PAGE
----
After 22 years of autocratci leadership, Asia’s longest serving ruler, Malaysian Prime Minister Mahathir Mohamad, stepped down from his post in October, leaving behind a legacy of rapid economic growth. He also left strict controls on the press enforced through virtual one-party rule, crony ownership of most media outlets, and a pervasive climate of self-censorship.
His hand-picked successor, Abdullah Badawi, appeared to lack either the stature inside the dominant United Malays National Organization (UMNO) or the inclination to relax the tough controls on the media imposed by Mahathir. Badawi served as home minister for many years under Mahathir and was the official in charge of enforcing the country’s press laws. Within his first few weeks in office, he began to show his stripes when the editor of a major state-controlled newspaper was sacked in what was likely a politically motivated dispute.
Abdullah Ahmad, editor of the UMNO-owned New Straits Times newspaper group, had written an article criticizing the harsh form of Islam practiced in Saudi Arabia and calling for reform of the Saudi monarchy. After Saudi Arabia formally protested the article, the management committee of the newspaper group, which is chaired by the prime minister, used the article as a pretext for firing the editor. However, most observers believe that the editor, a Mahathir appointee, was let go because he had criticized Badawi publicly and had questioned his staying power as prime minister.
The incident underscored the tight relationship between the government and the media. Under Malaysia’s complex and sometimes tense racial balancing act–power is essentially divided among the majority Malay population, an economically powerful Chinese minority, and a smaller ethnic Indian minority–all daily newspapers are owned by UMNO; its partner, the Malaysian Chinese Association; or businessmen allied with the government. The editors of major media outlets are political appointees and serve at the pleasure of the nation’s rulers. Changes in editorial management are often signs of internal political conflict.
Journalists are kept in line through a combination of management pressure and threats of prosecution under the tough Internal Security Act. Few mainstream journalists ever step out of line.
In January, what is arguably Malaysia’s only independent news organization, the Internet newspaper Malaysiakini.com, had it offices raided, computers confiscated, and staff interrogated by police acting on a complaint from the youth wing of UMNO, which was angered by a letter published in Malaysiakini.com complaining about the official pro-Malay racial preferences in the country. Soon, businesses fearful of government reprisals pulled their advertising and the landlord threatened to evict the company from its offices. An international outcry accompanied the raid, which was widely seen as an act of harassment. By year’s end, the Attorney General’s Office had yet to file formal charges against Malaysiakini.com or the publication’s editor, Steven Gan, a 1991 CPJ International Press Freedom Award recipient.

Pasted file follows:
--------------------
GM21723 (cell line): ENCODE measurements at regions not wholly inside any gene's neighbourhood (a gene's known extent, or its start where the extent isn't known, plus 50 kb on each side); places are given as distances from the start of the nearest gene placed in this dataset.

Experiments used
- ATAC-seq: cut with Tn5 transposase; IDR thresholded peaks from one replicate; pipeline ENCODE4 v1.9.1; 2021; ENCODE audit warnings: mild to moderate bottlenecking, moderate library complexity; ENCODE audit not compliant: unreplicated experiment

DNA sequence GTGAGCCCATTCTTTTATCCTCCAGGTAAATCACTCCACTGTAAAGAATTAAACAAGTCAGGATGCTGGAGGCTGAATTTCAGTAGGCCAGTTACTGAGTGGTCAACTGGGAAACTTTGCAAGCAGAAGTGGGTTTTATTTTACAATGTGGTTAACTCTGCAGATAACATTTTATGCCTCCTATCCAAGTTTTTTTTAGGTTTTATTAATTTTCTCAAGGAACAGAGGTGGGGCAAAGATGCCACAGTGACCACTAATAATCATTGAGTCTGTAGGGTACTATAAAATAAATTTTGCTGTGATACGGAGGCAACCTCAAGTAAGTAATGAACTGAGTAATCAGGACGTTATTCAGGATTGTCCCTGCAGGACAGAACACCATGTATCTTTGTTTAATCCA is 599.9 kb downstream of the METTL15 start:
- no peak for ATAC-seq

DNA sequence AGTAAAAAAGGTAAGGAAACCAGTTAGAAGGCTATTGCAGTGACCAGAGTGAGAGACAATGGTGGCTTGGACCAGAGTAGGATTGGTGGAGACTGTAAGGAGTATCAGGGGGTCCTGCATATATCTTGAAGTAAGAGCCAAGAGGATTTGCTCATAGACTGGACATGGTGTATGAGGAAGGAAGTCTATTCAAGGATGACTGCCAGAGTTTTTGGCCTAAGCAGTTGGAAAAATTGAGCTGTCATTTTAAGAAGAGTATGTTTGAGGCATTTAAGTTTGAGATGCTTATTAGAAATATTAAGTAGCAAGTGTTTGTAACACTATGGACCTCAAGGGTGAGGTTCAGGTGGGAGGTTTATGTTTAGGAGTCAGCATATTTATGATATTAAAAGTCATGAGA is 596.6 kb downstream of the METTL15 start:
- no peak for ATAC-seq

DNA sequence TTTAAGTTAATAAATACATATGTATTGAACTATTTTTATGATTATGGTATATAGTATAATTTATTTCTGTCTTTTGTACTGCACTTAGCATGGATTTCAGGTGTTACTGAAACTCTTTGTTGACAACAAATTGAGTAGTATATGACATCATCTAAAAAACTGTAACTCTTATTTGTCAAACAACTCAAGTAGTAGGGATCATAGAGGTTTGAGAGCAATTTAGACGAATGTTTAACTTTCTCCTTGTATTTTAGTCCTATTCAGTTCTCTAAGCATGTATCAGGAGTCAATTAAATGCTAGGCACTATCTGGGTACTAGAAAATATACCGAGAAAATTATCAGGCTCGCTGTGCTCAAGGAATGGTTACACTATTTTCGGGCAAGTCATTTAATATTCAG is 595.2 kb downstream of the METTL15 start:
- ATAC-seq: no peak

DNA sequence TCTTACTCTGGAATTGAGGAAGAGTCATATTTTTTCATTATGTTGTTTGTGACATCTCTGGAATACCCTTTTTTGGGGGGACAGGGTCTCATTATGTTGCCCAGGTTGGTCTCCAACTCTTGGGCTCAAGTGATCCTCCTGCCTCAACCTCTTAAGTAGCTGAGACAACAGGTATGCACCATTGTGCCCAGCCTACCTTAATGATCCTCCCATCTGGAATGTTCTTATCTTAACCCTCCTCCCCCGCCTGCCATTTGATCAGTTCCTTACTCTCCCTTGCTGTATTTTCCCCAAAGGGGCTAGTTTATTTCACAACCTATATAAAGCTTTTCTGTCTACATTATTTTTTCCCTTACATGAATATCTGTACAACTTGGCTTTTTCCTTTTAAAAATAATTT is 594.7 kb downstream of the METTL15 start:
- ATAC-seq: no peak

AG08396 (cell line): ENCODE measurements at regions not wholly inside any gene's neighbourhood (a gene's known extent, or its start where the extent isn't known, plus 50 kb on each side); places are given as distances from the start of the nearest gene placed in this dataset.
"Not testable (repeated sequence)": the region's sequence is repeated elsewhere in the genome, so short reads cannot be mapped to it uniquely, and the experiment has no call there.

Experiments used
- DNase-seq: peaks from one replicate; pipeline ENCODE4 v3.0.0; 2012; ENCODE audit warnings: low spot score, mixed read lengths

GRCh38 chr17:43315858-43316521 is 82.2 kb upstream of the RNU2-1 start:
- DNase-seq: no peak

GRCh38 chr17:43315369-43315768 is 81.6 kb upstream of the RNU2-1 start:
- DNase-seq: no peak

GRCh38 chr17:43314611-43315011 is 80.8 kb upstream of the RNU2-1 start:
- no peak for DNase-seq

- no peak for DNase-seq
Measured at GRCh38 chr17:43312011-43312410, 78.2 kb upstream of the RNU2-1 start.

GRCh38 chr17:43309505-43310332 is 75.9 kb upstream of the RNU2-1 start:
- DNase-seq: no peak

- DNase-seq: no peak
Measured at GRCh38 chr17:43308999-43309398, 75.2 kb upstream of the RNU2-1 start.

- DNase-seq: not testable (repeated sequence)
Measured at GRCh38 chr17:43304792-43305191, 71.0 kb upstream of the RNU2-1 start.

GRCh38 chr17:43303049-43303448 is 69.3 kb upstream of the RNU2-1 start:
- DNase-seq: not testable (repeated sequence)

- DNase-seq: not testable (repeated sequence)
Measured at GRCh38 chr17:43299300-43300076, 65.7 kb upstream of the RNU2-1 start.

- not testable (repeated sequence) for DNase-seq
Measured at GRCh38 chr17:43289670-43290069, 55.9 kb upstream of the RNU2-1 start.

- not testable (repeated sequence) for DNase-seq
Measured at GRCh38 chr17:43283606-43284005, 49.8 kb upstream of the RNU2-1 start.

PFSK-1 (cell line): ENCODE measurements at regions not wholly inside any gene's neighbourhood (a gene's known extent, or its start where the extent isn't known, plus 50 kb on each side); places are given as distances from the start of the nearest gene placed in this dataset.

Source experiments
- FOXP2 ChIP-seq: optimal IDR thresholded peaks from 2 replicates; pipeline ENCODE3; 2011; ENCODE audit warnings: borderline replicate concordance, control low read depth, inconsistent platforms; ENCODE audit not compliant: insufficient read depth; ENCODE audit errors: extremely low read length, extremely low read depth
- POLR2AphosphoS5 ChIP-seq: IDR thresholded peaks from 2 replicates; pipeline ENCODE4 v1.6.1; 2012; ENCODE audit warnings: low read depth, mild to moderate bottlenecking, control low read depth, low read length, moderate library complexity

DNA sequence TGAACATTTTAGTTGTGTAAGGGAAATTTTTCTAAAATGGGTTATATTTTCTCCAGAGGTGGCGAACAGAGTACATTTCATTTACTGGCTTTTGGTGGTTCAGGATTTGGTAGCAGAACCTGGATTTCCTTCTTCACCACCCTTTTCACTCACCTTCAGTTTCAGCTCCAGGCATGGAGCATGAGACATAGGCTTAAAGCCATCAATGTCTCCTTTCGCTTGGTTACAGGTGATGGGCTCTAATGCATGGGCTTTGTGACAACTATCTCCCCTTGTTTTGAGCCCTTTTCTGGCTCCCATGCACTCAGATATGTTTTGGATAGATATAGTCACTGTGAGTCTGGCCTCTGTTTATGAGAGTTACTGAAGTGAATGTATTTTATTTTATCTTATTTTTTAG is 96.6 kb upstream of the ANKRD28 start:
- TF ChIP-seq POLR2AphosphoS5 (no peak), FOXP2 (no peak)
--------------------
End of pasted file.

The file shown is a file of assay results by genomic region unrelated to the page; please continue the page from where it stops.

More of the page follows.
“We hope they are going to let it go,” said Premesh Chandran, the chief executive officer of Malaysiakini.com, “But we have no guarantees.” Fortunately, Chandran said, advertising revenue has rebounded, the landlord lost his eviction case in court, and news-hungry Malaysians still subscribe to the rapidly growing site in record numbers.
The Internet has been the one bright spot in the otherwise dreary landscape of curtailed expression in Malaysia. Mahathir long pursued the goal of making Malaysia an information technology research and development center and, as a result, allowed the Internet to flourish uncensored. So far that remains the case, although conservative elements in the ruling party have called for greater restrictions on the Internet.
The openness exists only in cyberspace, however. Malaysiakini.com applied for permission to publish a daily newspaper in late 2002 but had received no answer to its application by year’s end. Similarly, a long-standing campaign by some loosely affiliated mainstream journalists to repeal the highly restrictive 1984 Printing Presses and Publications Act, which gives the government the power to license and close newspapers, has gone nowhere.
The Malaysian government’s relationship with the foreign press has been contentious for years, and 2003 was no different. Despite his many accomplishments in the economic sphere, during his long tenure Mahathir has frequently acted as if criticism of his government in the foreign press is an affront to the entire nation. The government routinely attacks foreign publications verbally, hauls them into court, or bans their distribution.
In April, the government threatened to ban the U.K.-based Economist magazine over an article that praised the economic accomplishments of Mahathir but urged him to step aside gracefully for the good of the country. Pro-government organizations staged public burnings of the magazine, and Foreign Minister Syed Hamid Albar said, “I think we have to take serious action [on the matter].” In the end, the magazine was not banned.